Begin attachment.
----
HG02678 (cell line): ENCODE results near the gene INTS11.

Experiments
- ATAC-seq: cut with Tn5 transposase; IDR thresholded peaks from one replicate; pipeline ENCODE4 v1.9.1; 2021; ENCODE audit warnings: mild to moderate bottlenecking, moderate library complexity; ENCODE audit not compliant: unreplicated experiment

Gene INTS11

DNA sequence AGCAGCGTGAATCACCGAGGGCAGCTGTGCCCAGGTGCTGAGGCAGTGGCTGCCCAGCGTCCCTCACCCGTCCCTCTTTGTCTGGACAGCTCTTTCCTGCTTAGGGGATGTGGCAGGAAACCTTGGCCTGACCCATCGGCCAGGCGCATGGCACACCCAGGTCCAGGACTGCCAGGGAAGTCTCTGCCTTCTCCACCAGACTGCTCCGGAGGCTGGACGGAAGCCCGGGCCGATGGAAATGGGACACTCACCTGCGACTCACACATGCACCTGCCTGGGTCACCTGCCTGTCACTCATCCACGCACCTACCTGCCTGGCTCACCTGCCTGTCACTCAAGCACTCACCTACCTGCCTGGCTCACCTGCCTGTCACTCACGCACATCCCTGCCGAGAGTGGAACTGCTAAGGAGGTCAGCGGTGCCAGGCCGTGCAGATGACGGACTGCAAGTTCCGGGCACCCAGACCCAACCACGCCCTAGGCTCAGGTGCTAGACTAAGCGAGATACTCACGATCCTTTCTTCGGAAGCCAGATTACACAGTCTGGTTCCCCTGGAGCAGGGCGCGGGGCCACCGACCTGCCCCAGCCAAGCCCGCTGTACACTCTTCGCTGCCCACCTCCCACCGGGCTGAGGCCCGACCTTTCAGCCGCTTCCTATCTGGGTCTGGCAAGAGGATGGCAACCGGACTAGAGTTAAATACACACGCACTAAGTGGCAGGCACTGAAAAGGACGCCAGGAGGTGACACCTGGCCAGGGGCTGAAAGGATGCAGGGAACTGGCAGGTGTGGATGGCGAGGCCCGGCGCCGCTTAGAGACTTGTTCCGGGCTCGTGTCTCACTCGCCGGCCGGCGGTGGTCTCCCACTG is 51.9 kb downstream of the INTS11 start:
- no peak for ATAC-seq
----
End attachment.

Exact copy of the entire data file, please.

HG02678 (cell line): ENCODE results near the gene INTS11.

Experiments
- ATAC-seq: cut with Tn5 transposase; IDR thresholded peaks from one replicate; pipeline ENCODE4 v1.9.1; 2021; ENCODE audit warnings: mild to moderate bottlenecking, moderate library complexity; ENCODE audit not compliant: unreplicated experiment

Gene INTS11

DNA sequence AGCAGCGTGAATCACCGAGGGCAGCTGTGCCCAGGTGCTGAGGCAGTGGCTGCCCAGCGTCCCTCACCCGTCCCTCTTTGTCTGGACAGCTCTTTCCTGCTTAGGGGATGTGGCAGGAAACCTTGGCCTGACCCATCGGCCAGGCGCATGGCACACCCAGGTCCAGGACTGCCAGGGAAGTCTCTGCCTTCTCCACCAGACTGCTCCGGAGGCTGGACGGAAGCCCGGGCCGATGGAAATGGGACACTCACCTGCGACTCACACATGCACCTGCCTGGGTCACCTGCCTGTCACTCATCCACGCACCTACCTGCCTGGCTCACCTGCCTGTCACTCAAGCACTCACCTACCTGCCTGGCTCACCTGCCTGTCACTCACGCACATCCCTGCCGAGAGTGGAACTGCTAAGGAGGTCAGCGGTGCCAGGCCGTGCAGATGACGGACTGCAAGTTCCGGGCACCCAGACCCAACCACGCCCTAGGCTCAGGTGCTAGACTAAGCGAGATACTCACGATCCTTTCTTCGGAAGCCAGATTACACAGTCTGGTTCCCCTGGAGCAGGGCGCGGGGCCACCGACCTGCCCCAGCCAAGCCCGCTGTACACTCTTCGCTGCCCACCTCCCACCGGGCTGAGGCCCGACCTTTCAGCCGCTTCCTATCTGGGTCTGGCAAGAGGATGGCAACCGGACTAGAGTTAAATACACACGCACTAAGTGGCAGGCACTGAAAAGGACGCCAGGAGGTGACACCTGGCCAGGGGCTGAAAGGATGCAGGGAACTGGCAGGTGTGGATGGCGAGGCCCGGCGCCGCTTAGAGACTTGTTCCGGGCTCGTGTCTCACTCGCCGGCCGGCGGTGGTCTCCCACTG is 51.9 kb downstream of the INTS11 start:
- no peak for ATAC-seq